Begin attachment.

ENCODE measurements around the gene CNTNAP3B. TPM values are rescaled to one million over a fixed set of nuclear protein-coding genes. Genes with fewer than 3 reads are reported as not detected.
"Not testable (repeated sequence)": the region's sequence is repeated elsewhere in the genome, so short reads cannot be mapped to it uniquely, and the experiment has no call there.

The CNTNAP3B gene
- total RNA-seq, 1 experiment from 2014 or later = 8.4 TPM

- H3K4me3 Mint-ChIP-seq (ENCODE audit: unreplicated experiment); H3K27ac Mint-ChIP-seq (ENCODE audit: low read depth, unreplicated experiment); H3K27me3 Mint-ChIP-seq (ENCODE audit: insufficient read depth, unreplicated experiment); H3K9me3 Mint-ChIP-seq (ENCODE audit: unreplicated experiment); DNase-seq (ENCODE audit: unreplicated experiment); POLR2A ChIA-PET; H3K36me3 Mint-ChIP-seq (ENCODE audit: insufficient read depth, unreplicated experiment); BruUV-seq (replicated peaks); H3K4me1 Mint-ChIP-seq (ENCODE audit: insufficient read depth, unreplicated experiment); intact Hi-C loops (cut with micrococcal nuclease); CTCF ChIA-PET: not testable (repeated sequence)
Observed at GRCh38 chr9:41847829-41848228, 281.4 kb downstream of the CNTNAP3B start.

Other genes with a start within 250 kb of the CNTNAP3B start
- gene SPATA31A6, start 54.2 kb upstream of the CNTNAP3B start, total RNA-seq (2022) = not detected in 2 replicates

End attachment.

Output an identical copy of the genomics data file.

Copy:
ENCODE measurements around the gene CNTNAP3B. TPM values are rescaled to one million over a fixed set of nuclear protein-coding genes. Genes with fewer than 3 reads are reported as not detected.
"Not testable (repeated sequence)": the region's sequence is repeated elsewhere in the genome, so short reads cannot be mapped to it uniquely, and the experiment has no call there.

The CNTNAP3B gene
- total RNA-seq, 1 experiment from 2014 or later = 8.4 TPM

- H3K4me3 Mint-ChIP-seq (ENCODE audit: unreplicated experiment); H3K27ac Mint-ChIP-seq (ENCODE audit: low read depth, unreplicated experiment); H3K27me3 Mint-ChIP-seq (ENCODE audit: insufficient read depth, unreplicated experiment); H3K9me3 Mint-ChIP-seq (ENCODE audit: unreplicated experiment); DNase-seq (ENCODE audit: unreplicated experiment); POLR2A ChIA-PET; H3K36me3 Mint-ChIP-seq (ENCODE audit: insufficient read depth, unreplicated experiment); BruUV-seq (replicated peaks); H3K4me1 Mint-ChIP-seq (ENCODE audit: insufficient read depth, unreplicated experiment); intact Hi-C loops (cut with micrococcal nuclease); CTCF ChIA-PET: not testable (repeated sequence)
Observed at GRCh38 chr9:41847829-41848228, 281.4 kb downstream of the CNTNAP3B start.

Other genes with a start within 250 kb of the CNTNAP3B start
- gene SPATA31A6, start 54.2 kb upstream of the CNTNAP3B start, total RNA-seq (2022) = not detected in 2 replicates